A 2-alarm fire destroyed a $1 million home under construction in East Cocalico Township Thursday morning, fire officials said.
The owner/founder of Four Seasons Produce, David Hollinger, and his wife, Debbie, had planned to move into the largely-finished, 6,600-square-foot home in September.
Neighbors reported the 3:30 a.m. blaze at 755 White Oak Road.
Wailing fire engine sirens woke members of the Hollingers’ two children’s families who live nearby.
They called and alerted their parents, who have been living in a cottage on the same property while their new home was being built.
“I looked out our window and saw the biggest bonfire you can imagine,” David Hollinger, 62, said.
“We were sound asleep and just didn’t hear it,” Mrs. Hollinger said. “It was incredible, shocking. I knew no one was in there, so that doesn’t let the stress level go too high.”
The home was back a long lane and burned for some time before anyone noticed, Smokestown Fire Chief Brian Auker said.
Flames filled the structure by the time firefighters arrived so they mounted a defensive, “surround-and-ground” exterior attack.
Early in the effort, the home partially broke apart and collapsed, he said.
The chief at 3:41 a.m. called for a second alarm for more tankers and manpower.
Two fill sites for tankers were established at a pond near Reinholds Road and a hydrant at Reinholds Road and Brendan Drive. Eleven tankers shuttled water to the fire.
About 75 firefighters fought the blaze, Auker said. None were injured.
At least one apparatus got stuck in the saturated ground, he said. A trench dug next to the lane also limited firefighters’ options.
The wet ground helped prevent the fire from spreading to any brush, Auker said. Flames spreading to trees also was not a concern because no trees were directly next to the house.
Firefighters protected a brand new detached garage near the home from damage, Auker said. Some construction vehicles near the home suffered minor damage from the extreme heat.
Firefighters brought the fire under control shortly before 5 a.m., Auker said. White Oak Road was reopened to traffic at around 7:30 a.m.
The cause of the fire has not been determined, said Trooper Dustin Shireman, a state police fire marshal.
“The house burnt into the basement,” Shireman said. “The cause may never be known, but we will try. There is nothing suspicious at this point.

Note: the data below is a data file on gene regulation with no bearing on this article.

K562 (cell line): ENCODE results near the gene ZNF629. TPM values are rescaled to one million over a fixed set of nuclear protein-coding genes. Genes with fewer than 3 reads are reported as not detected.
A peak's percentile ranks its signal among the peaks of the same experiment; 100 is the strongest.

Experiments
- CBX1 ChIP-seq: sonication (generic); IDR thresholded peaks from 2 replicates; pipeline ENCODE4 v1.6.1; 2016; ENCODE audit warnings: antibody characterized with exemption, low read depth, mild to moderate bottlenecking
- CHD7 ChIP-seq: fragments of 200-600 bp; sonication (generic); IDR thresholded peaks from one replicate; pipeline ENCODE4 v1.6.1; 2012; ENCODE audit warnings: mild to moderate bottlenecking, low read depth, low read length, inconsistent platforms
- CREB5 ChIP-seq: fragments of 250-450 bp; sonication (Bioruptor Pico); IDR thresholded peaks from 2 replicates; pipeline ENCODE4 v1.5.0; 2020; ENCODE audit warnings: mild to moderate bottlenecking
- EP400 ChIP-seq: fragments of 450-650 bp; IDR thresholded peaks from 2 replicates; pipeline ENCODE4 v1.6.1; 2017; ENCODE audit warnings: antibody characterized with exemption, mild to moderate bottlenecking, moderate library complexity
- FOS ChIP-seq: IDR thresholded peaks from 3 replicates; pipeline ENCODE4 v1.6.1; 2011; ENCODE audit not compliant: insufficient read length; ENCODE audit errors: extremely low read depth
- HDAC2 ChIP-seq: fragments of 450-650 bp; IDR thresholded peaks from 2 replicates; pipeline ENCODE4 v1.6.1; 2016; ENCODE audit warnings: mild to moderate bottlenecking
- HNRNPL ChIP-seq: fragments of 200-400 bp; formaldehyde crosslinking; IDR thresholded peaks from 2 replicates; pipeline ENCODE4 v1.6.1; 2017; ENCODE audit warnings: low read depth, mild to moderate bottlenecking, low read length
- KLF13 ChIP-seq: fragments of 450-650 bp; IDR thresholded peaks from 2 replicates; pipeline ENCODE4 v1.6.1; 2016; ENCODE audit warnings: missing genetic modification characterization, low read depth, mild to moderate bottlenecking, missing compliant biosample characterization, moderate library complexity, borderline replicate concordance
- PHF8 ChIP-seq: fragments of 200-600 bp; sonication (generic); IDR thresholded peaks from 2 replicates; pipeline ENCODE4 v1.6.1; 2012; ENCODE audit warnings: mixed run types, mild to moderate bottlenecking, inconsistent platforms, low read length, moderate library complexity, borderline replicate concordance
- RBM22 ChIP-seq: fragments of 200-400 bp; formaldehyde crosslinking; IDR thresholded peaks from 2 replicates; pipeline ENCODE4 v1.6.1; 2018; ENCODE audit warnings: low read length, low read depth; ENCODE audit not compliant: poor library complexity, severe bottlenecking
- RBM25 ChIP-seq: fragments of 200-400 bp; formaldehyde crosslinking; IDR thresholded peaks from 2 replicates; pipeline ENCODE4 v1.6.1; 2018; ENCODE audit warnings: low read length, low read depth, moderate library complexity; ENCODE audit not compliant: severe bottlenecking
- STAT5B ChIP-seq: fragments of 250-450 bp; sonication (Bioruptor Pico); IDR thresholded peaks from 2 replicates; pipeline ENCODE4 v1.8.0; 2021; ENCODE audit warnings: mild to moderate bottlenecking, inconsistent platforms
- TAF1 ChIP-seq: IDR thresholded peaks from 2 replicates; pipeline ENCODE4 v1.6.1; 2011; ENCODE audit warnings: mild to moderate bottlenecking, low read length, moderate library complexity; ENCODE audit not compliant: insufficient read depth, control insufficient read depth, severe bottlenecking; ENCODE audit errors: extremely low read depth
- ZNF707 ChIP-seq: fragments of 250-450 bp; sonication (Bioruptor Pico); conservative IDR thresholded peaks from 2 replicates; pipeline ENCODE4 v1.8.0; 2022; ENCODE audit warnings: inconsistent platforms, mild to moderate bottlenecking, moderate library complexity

He did not know where the fire started.
Mrs. Hollinger said she couldn’t imagine what may have caused a fire.
Her husband said he wonders if a space heater used by workers in the home may have sparked the blaze.
Damage to the home was estimated at $1 million, Auker and Shireman said.
Most of the home had been finished and drywall was being added, Mr. Hollinger said. Heating and air-conditioning equipment were in the home, but not appliances.
The home’s builder does have insurance on the home, Shireman said.
The house would have been an eye-opener. The first and second floors had 6,600 square feet.
Plans included a one-bedroom apartment on the first floor and a one-bedroom guest apartment upstairs.
The basement would have served as an apartment for short-term stays.
“It was going to be for us to enjoy and our family,” Mr. Hollinger said. The couple has two children and nine grandchildren.
“We always have done a lot of entertaining, so the home was large to accommodate that,” his wife said.
“I would not call it a dream house,” Mrs. Hollinger said. “We are not attached to possessions, so we hold it lightly.”
The couple also houses missionaries from time to time, and occasionally others who need a temporary place to stay, they said.
The former house at the site was in desperate need of repair, requiring large expenses such as a new roof and heating/air-condition system.
The couple decided instead to demolish it and build a new home that would better suit their needs, they said.
The Hollingers moved into a one-bedroom cottage last summer.
They expected to move into their new home in September, but now that will have to wait at least a year. A disappointment, but not a hardship.
“We’ll rebuild at the same site, the same plan,” Mr. Hollinger vowed. “The house is a blessing to us and our family, and also many other people. It is an extension of us.”
Mr. Hollinger said he felt bad for the general contractor, Haller Builders, of Ephrata, and various subcontractors who had planned their work schedules this spring and summer.
A call to Haller Builders was not immediately returned for comment.
Mrs. Hollinger on Thursday kept the loss of property in perspective.
“Some people would be devastated,” she said. “It’s wood and wood can be replaced. People can never be. Anyone who has lost a loved one (in a fire), I can’t imagine.”
David Hollinger said it was the fourth time he has had to deal with a major fire in his lifetime.